Yes sir! I have indeed got some audio out of it, although it was unusually low pitch...like crazy low pitch! So maybe some oscillator setup? Not quite sure. Above all else, at this time, it does respond to the keyboard. I haven't had time to investigate further. I've lost enough sleep and time over this thing, I need to get back to reality for a bit! Haha!

The bad resonator may not be the solution to all Andy problems, especially the stuck splash screen, but it is certainly plausible. Therefore, I have revised my previous post just a tad.
Old 9th February 2015
  #24
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M.Retra's Avatar
Memory-Backup Battery, Battery Holder Replacement

Whew! I forgot to mention that I also replaced the soldered, memory-backup battery with a new battery and holder that allows for easy changing.

The battery is a CR2032, and the battery holder is from Radio Shack, Catalog No. 2700009. Fresh battery voltage is about 3.2V.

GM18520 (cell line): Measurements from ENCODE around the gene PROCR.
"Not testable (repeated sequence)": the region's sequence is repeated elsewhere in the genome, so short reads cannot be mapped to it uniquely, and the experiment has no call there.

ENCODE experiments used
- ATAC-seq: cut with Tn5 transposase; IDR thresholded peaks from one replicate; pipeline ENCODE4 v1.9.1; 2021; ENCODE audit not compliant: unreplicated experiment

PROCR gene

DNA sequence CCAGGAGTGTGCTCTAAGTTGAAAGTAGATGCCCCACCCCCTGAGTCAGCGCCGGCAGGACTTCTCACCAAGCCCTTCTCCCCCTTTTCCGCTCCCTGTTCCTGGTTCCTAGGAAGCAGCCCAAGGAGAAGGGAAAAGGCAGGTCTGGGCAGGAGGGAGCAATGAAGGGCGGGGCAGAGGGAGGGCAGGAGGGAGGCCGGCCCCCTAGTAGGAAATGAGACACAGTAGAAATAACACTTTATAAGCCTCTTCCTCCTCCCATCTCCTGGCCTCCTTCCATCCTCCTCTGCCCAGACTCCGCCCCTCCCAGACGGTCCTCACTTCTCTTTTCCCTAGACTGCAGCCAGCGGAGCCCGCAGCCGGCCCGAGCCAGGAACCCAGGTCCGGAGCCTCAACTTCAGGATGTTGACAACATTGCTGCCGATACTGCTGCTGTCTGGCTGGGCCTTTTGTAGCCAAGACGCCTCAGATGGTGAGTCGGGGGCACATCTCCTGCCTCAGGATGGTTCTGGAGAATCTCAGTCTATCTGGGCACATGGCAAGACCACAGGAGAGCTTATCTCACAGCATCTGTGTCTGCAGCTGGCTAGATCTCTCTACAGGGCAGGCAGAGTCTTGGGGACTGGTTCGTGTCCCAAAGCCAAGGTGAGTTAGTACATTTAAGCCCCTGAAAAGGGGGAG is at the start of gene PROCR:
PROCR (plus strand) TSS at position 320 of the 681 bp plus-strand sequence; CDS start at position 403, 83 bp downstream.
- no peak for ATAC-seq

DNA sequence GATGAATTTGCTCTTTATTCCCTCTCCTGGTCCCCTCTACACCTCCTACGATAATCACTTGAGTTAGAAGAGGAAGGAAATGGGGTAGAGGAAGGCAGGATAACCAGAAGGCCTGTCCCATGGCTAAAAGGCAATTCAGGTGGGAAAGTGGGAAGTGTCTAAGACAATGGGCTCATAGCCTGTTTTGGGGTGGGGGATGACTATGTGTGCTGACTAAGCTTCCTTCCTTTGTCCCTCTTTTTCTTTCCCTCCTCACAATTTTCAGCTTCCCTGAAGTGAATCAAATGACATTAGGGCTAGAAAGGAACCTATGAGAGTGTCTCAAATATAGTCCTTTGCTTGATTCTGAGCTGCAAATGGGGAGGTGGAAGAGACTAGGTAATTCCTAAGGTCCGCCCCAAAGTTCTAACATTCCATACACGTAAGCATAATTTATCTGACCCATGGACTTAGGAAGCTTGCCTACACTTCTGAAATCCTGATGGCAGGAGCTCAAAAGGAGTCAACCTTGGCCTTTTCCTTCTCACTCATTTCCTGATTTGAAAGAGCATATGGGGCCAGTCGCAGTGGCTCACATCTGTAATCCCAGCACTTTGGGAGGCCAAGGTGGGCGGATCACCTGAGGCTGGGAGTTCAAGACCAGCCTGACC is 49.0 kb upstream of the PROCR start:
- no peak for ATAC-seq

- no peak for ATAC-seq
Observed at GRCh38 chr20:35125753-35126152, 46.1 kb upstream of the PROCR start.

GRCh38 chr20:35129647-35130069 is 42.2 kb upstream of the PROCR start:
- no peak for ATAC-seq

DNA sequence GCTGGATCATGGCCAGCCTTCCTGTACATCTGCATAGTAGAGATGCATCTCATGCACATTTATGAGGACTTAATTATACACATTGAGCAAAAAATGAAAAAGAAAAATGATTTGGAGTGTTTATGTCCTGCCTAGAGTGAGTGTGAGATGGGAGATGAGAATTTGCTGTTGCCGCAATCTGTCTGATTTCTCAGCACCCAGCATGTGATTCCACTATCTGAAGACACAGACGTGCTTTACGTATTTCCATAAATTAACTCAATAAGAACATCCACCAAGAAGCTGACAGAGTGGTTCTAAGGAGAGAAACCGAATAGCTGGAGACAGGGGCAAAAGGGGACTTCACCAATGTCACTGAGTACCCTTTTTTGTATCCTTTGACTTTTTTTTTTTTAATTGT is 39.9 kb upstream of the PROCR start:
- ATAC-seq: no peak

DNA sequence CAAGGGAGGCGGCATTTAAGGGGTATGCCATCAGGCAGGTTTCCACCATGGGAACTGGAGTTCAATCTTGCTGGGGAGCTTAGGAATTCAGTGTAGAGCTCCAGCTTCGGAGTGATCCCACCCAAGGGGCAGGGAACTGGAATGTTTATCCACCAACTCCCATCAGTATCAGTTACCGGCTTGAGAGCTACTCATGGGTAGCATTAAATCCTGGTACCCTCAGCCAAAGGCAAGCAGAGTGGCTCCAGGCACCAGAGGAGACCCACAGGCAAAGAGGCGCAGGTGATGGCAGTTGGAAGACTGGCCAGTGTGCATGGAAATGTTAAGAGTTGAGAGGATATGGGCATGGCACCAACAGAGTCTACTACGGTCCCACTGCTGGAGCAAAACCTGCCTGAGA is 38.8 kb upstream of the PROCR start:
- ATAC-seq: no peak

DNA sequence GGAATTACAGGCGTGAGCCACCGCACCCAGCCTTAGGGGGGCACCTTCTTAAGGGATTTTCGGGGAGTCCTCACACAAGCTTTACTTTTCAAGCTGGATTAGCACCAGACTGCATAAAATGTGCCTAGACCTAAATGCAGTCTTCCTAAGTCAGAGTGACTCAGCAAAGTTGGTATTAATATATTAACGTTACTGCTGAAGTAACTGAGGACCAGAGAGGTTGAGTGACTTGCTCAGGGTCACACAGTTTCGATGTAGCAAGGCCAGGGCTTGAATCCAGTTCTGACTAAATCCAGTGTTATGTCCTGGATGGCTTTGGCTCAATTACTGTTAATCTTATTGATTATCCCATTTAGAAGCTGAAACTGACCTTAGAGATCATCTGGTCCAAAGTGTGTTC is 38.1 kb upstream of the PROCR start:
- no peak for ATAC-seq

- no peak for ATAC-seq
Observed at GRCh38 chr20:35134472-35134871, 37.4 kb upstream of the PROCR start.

For a similar fix, I should mention that a guy over on Matrixsynth.com put a jumper between the two, positive terminal vias (holes in printed circuit boards). The main board revision in my A6 is 'B', and it was not necessary to put a jumper between the two vias for the positive terminal. On the revision 'B' board, a trace exists and connects both positive-terminal vias together. I cannot speak for other board revisions. YMMV.

Note: if your Andy does a lot of traveling, then it would probably be a good idea to place a dab of hot glue between the battery and holder.
Old 9th February 2015
  #25
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Did you do the tuning sequence for the VCOs and VCAs? Did you test for whether the voices pass/fail? These are obvious things to do before doing anything else. Of course, you probably already did all this. Just throwing out the basics, as I'm not a guru!
Old 9th February 2015
  #26
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J# Minor's Avatar
 

Quote:
Originally Posted by M.Retra View Post
I find it truly unbelievable that the Andy will not boot with this clock signal removed. This contradicts typical LCD module operation and the Andy schematics. By looking at the Service Manual schematics, there is no feedback path from the LCD back to the 87C52. So is there bidirectional data going on instead?